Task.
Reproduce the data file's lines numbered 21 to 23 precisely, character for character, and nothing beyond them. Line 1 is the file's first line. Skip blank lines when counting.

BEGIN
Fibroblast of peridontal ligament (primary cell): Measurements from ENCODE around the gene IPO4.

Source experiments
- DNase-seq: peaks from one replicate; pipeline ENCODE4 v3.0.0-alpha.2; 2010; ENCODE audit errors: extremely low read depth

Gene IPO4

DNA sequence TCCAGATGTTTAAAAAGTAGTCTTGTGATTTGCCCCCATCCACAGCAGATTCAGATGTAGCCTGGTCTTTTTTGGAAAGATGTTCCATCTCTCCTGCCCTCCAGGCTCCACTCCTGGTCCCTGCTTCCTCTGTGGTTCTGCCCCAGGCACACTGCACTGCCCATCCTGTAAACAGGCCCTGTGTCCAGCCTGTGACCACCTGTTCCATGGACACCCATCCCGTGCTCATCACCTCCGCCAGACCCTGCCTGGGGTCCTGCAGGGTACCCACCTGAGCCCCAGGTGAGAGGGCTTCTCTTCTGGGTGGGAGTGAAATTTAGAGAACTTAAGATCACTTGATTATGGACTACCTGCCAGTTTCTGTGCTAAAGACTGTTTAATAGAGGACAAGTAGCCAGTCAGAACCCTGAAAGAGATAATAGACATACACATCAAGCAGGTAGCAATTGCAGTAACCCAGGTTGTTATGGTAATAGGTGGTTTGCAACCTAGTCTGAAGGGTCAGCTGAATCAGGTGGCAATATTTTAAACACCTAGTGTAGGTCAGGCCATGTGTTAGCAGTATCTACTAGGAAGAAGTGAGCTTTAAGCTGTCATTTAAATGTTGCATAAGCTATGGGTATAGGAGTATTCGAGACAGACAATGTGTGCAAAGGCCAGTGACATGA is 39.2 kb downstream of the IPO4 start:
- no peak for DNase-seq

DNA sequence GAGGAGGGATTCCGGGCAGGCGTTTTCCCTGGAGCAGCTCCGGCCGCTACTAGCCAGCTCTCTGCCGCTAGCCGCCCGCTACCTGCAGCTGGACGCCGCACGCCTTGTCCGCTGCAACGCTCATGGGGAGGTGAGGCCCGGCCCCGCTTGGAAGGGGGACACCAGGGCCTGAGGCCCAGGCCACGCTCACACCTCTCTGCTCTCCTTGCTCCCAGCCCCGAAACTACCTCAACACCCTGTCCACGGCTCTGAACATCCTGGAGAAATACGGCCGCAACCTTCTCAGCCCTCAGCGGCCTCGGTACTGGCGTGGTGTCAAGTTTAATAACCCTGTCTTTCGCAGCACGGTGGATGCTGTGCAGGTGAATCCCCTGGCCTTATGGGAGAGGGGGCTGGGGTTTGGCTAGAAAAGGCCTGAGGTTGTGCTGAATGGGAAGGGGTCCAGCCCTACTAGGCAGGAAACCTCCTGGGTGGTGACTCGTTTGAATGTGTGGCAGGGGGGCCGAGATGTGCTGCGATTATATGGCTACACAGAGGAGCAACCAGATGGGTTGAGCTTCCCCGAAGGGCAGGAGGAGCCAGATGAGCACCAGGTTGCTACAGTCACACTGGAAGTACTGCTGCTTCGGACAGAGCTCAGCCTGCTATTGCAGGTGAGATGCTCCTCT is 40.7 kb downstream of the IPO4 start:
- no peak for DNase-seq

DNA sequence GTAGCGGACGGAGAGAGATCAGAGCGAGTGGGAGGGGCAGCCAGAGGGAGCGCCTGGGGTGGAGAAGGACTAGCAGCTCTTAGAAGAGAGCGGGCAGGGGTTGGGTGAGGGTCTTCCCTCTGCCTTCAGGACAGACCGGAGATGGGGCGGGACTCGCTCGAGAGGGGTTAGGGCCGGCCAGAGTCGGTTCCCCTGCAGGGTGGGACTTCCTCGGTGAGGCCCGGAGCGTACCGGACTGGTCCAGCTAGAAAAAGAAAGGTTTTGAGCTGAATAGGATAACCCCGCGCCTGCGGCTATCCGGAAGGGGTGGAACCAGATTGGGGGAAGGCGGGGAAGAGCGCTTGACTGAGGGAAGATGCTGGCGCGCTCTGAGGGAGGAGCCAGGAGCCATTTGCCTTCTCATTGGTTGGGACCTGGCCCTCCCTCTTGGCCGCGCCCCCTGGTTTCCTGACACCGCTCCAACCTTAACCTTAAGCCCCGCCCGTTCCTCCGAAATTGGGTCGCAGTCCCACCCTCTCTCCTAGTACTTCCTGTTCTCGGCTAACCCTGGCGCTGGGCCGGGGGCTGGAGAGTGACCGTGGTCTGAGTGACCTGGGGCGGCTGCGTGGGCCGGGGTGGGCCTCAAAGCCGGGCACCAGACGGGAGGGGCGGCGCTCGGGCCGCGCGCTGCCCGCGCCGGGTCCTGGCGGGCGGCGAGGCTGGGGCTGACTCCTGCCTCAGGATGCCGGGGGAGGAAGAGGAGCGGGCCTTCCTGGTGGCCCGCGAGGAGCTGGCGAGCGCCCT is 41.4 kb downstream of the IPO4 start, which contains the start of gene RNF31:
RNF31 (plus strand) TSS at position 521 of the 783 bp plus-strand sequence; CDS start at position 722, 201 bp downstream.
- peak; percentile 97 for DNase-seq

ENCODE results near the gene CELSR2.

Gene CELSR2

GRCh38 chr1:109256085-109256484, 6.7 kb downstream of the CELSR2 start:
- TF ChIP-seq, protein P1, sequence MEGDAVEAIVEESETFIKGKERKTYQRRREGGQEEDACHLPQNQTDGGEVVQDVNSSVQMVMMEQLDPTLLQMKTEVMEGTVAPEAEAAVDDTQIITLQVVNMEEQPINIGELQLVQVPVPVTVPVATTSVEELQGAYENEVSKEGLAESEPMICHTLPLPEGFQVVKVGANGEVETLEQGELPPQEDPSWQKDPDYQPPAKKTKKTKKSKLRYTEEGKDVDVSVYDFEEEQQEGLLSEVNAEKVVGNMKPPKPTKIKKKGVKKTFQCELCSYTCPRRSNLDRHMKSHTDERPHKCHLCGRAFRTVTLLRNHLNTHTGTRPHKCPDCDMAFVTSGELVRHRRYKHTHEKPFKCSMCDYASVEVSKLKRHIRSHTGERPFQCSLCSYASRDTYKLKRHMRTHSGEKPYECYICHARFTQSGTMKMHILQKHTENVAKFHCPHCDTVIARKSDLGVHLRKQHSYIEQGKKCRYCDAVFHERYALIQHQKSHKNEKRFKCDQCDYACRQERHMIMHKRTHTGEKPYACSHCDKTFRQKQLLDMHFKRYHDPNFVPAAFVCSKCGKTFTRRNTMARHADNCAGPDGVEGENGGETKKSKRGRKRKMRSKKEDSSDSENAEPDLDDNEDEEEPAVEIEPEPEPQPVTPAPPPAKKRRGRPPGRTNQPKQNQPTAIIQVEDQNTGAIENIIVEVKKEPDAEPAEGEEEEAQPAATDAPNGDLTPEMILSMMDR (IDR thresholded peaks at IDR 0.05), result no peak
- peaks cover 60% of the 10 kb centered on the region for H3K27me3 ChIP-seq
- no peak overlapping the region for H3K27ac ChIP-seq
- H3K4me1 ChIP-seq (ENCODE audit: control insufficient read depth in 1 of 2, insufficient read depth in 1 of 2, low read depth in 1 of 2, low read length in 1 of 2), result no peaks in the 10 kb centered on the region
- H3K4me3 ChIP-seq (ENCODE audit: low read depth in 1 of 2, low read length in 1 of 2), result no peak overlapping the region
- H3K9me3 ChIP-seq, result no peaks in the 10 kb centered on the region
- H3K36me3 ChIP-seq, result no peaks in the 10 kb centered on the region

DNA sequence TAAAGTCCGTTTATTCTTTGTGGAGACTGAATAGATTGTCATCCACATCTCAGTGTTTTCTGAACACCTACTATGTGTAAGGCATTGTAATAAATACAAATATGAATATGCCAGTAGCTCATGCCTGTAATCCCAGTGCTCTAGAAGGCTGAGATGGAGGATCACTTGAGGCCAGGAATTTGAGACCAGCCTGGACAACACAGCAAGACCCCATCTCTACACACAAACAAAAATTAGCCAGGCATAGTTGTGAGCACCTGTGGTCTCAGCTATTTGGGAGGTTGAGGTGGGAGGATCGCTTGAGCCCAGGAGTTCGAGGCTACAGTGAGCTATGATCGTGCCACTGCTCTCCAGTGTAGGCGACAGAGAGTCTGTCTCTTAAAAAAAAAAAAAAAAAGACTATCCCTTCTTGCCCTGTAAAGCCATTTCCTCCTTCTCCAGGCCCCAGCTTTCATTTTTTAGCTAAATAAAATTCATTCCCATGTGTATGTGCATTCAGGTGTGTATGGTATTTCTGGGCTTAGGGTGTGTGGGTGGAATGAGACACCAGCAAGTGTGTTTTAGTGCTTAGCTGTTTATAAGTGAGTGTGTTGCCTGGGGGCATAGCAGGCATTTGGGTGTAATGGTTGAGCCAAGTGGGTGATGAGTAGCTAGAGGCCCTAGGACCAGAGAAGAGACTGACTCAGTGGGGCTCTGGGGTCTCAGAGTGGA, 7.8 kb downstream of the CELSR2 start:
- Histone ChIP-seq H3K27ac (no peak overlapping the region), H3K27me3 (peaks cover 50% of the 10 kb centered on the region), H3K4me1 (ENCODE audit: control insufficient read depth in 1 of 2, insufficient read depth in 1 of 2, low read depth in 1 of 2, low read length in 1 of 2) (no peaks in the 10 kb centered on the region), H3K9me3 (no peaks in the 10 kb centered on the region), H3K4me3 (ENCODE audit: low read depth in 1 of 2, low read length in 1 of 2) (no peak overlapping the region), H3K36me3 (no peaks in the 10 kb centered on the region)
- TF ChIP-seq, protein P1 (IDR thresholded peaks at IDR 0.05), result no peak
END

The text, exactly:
- H3K36me3 ChIP-seq, result no peaks in the 10 kb centered on the region

DNA sequence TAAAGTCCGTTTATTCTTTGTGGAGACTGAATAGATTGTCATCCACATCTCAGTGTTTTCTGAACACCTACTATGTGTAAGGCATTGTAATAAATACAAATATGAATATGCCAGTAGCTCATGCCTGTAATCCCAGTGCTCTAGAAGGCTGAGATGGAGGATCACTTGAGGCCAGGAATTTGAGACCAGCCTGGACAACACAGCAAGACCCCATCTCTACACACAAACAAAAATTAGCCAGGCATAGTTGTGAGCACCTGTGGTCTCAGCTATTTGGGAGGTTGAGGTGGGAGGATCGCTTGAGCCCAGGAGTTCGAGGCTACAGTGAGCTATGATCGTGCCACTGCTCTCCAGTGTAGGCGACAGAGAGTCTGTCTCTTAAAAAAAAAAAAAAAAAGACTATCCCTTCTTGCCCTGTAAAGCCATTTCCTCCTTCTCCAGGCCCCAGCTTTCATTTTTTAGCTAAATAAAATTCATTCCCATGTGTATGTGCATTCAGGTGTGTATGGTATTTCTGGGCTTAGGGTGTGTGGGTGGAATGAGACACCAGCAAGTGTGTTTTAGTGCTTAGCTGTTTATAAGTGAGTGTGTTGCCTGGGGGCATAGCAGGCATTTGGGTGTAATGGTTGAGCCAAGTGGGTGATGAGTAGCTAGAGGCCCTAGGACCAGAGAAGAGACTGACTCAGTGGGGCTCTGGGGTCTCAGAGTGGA, 7.8 kb downstream of the CELSR2 start:
- Histone ChIP-seq H3K27ac (no peak overlapping the region), H3K27me3 (peaks cover 50% of the 10 kb centered on the region), H3K4me1 (ENCODE audit: control insufficient read depth in 1 of 2, insufficient read depth in 1 of 2, low read depth in 1 of 2, low read length in 1 of 2) (no peaks in the 10 kb centered on the region), H3K9me3 (no peaks in the 10 kb centered on the region), H3K4me3 (ENCODE audit: low read depth in 1 of 2, low read length in 1 of 2) (no peak overlapping the region), H3K36me3 (no peaks in the 10 kb centered on the region)